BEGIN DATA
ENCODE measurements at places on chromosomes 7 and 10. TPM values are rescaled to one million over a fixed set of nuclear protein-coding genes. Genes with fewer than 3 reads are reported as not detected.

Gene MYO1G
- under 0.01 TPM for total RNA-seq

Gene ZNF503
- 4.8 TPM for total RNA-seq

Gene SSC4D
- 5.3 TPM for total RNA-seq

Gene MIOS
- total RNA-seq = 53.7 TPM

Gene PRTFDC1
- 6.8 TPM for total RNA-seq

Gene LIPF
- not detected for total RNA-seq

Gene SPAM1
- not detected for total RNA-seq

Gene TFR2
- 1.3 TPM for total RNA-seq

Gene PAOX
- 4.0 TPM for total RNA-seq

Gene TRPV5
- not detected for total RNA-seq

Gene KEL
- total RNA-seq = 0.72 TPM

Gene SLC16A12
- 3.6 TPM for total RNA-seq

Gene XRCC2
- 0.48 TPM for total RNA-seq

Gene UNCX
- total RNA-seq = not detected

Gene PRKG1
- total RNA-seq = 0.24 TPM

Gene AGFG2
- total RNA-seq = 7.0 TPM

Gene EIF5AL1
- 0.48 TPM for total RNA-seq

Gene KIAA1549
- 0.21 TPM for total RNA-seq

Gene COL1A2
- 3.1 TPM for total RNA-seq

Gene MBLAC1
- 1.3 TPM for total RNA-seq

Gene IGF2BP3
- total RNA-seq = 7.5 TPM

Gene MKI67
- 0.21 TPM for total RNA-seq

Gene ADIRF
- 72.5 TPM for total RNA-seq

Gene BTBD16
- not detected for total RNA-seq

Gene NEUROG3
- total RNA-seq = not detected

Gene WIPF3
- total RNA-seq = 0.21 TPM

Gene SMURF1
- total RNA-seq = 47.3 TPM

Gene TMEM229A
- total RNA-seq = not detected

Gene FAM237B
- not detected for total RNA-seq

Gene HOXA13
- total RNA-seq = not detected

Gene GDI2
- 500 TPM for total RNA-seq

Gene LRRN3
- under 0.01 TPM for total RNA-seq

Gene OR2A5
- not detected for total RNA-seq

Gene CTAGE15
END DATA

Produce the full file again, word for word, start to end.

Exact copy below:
ENCODE measurements at places on chromosomes 7 and 10. TPM values are rescaled to one million over a fixed set of nuclear protein-coding genes. Genes with fewer than 3 reads are reported as not detected.

Gene MYO1G
- under 0.01 TPM for total RNA-seq

Gene ZNF503
- 4.8 TPM for total RNA-seq

Gene SSC4D
- 5.3 TPM for total RNA-seq

Gene MIOS
- total RNA-seq = 53.7 TPM

Gene PRTFDC1
- 6.8 TPM for total RNA-seq

Gene LIPF
- not detected for total RNA-seq

Gene SPAM1
- not detected for total RNA-seq

Gene TFR2
- 1.3 TPM for total RNA-seq

Gene PAOX
- 4.0 TPM for total RNA-seq

Gene TRPV5
- not detected for total RNA-seq

Gene KEL
- total RNA-seq = 0.72 TPM

Gene SLC16A12
- 3.6 TPM for total RNA-seq

Gene XRCC2
- 0.48 TPM for total RNA-seq

Gene UNCX
- total RNA-seq = not detected

Gene PRKG1
- total RNA-seq = 0.24 TPM

Gene AGFG2
- total RNA-seq = 7.0 TPM

Gene EIF5AL1
- 0.48 TPM for total RNA-seq

Gene KIAA1549
- 0.21 TPM for total RNA-seq

Gene COL1A2
- 3.1 TPM for total RNA-seq

Gene MBLAC1
- 1.3 TPM for total RNA-seq

Gene IGF2BP3
- total RNA-seq = 7.5 TPM

Gene MKI67
- 0.21 TPM for total RNA-seq

Gene ADIRF
- 72.5 TPM for total RNA-seq

Gene BTBD16
- not detected for total RNA-seq

Gene NEUROG3
- total RNA-seq = not detected

Gene WIPF3
- total RNA-seq = 0.21 TPM

Gene SMURF1
- total RNA-seq = 47.3 TPM

Gene TMEM229A
- total RNA-seq = not detected

Gene FAM237B
- not detected for total RNA-seq

Gene HOXA13
- total RNA-seq = not detected

Gene GDI2
- 500 TPM for total RNA-seq

Gene LRRN3
- under 0.01 TPM for total RNA-seq

Gene OR2A5
- not detected for total RNA-seq

Gene CTAGE15